On the second day of hospitalization, the patient developed shortness of breath with no cough and anuria (with only 50 mL urine collected over 24 hours); this was soon followed by hiccups. A chest X-ray was performed, which helped confirm a diagnosis of pulmonary edema. The renal workup revealed serum creatinine of 102 mg/dL, serum urea of 1.17 g/L (high), serum potassium of 5.1 mEq/L, and serum sodium of 142 mEq/L. On the basis of these results, the patient was diagnosed as having severe malaria with acute kidney injury, pulmonary edema, and anemia. The patient was admitted to the hemodialysis unit for emergency dialysis. Quinine (10 mg/kg body weight) was administered every 8 hours in 5% dextrose infusion for 4 days. Volume expansion, antipyretic treatment, and diuretics were administered. After two sessions of consecutive hemodialysis of 4 h/d, the patient became conscious and had urine output of 1900 mL/24 h. Serum creatinine, urea, and potassium were 29 mg/dL, 0.47 g/L, and 4 mEq/L, respectively. The patient was discharged from the hospital 4 days later in good health. The follow-on oral treatment was a full course of artesunate-sulfamethoxypyrazine-pyrimethamine (Co-arinate FDC®; Dafra Pharma, Turnhout, Belgium) for 3 days. The patient was closely followed up after 3 weeks and was found to have normal and stable renal function, and he was also asymptomatic. Adjuvant therapy was prescribed, and no control blood smear for malaria parasites was made.
This observation illustrates a manifestation of severe malaria rarely reported in an autochthonous adult. Acute kidney injury is, however, well known in adults and, in particular, in nonimmune subjects with P. falciparum malaria infections.2,7 Furthermore, P. falciparum is recognized as an important cause of acute kidney injury in areas of intense transmission.4 The incidence of malarial acute kidney injury worldwide is 1–4% and may be as high as 60% among nonimmune adults from nonendemic regions visiting malaria-endemic regions of the world.8 The pathogenesis of acute kidney injury in malaria is still not clearly understood. Blockage of renal microcirculation due to sequestration of infected erythrocytes, immune-mediated glomerular injury and volume depletion are some of the proposed hypotheses.9 The diagnosis of acute kidney injury has been established on the basis of clinical evidence (anuria) and biochemical characteristics (azotemia, hyponatremia, and hypokalemia).2,7,10 The reported polyuria is a classic evolution of diuresis during treatment of acute kidney injury and is due to recovery from fluid retention, which may be likened to the removal of an obstacle.10 Hepatic involvement revealed by cytolysis has been reported by some authors.2,10 It is however generally mild and transient and resolves spontaneously and rapidly in a few days.10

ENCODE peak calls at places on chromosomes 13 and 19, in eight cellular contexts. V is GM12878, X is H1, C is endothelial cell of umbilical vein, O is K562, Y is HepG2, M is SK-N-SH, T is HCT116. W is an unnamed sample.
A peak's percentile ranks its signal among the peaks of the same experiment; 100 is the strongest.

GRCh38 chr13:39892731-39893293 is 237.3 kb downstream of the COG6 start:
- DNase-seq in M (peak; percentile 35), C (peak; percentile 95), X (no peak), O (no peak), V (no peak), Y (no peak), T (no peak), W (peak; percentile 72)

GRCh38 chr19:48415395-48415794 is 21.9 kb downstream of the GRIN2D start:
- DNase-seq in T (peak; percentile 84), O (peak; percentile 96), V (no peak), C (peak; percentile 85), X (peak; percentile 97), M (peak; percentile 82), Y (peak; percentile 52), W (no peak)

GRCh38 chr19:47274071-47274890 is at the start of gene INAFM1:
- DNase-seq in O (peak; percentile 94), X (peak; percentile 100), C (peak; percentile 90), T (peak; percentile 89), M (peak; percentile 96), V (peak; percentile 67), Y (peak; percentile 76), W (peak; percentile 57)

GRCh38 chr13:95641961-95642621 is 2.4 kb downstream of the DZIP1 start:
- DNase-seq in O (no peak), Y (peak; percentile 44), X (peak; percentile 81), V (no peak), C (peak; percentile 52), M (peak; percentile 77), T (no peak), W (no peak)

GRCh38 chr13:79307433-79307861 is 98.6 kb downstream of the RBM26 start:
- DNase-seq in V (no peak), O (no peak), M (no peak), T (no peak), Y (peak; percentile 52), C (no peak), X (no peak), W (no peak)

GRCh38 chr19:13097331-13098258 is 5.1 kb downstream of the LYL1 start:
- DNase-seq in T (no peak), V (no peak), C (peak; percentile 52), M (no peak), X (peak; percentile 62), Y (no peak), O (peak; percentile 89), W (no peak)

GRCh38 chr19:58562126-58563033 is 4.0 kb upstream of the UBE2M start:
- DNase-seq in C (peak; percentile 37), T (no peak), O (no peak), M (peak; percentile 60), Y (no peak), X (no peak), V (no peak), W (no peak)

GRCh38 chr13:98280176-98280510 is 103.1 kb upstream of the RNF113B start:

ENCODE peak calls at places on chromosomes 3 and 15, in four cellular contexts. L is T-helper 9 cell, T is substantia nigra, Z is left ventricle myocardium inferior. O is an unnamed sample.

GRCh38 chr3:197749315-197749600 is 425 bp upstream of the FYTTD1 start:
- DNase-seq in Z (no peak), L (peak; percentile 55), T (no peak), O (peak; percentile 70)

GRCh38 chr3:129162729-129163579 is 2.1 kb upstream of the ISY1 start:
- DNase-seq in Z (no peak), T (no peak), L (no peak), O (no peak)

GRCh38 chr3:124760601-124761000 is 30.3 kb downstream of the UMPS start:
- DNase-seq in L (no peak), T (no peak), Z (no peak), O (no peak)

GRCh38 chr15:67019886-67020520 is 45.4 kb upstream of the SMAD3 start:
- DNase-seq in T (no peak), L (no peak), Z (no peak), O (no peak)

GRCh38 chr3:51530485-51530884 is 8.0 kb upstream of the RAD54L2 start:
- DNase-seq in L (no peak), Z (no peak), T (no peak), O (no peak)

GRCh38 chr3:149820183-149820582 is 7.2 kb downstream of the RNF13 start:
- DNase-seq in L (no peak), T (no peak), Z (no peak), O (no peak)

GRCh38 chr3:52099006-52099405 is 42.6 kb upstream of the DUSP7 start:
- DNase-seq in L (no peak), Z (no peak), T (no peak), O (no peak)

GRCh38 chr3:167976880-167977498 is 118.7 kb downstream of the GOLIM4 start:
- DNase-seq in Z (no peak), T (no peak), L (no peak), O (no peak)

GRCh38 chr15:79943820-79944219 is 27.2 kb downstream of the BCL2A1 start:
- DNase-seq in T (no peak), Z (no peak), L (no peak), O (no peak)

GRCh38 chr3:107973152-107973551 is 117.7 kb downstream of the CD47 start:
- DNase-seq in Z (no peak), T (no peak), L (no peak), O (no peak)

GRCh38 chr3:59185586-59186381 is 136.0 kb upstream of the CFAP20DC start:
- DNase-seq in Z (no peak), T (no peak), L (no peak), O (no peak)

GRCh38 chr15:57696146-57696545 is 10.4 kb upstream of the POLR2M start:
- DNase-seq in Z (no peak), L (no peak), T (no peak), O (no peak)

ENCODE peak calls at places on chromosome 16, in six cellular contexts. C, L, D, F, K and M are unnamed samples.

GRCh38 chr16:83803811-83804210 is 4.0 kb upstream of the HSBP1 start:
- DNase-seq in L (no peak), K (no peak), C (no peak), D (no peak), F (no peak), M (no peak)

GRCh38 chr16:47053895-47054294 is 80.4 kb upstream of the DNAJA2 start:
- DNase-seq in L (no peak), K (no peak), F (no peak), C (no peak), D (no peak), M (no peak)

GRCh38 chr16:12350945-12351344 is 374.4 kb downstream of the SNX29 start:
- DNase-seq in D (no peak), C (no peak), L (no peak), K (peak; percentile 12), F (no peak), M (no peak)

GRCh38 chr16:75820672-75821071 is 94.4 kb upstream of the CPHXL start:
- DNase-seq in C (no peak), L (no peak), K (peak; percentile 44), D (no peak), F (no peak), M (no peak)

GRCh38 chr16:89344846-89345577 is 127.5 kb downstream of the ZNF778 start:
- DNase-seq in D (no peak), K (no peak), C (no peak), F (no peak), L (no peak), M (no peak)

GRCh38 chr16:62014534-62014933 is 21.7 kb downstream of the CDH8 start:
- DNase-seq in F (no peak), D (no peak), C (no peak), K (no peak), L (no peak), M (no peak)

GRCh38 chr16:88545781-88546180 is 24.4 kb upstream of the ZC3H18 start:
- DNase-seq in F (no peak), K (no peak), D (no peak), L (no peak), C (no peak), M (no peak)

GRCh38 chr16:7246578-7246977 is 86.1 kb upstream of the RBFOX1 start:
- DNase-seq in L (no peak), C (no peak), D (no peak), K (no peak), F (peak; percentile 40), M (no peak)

Kidney injury in malaria involves several mechanisms. It may occur in case of circulatory insufficiency, but it may also be due to the precipitation of hemoglobin crystals in renal tubules during intravascular hemolysis. In case of high parasitemia, anoxic-ischemic lesions may be observed in connection with the phenomena of adhesion of P. falciparum trophozoite- and schizont-infected erythrocytes to the endothelium of renal capillaries.11 Malarial acute kidney injury can occur as an isolated complication or as a component of multiorgan involvement.2 Indeed, it should be suspected in the presence of anuria despite adequate rehydration, and the diagnosis is confirmed if serum creatinine is elevated,12 as was the case of our patient whose condition improved after hemodialysis. Although dialysis has significantly improved the management of acute kidney injury in severe malaria, prognosis remains poor.10 An appropriate treatment includes intravenous quinine (or if available, parenteral artesunate or artemether should be used in preference to quinine)13 and diuretics, such as furosemide.
Acute kidney injury secondary to severe malaria is uncommon. The prognosis depends on early diagnosis and treatment. Rapid initiation of hemodialysis proves useful in the restoration of renal function.
Written informed consent for publication of the clinical details was obtained from the patient. A copy of the written consent is available for review by the Editor-in-Chief of this journal.
Boushab Mohamed Boushab was involved in drafting the manuscript, made substantial contributions to study conception and design, helped in clinical data verification, and gave input for the “Discussion” section. Fatim-Zahra Fall-Malick, Mamoudou Savadogo, and Leonardo Kishi Basco contributed to manuscript correction. All authors contributed toward data analysis, drafting and critically revising the paper and agree to be accountable for all aspects of the work.
The authors would like to acknowledge the tireless efforts of all workers at the hemodialysis unit, for their good patient care together with the doctors and nurses of the Aïoun Regional Referral hospital, for their initial care of this patient and timely referral of the patient.
The authors report no conflicts of interest in this work.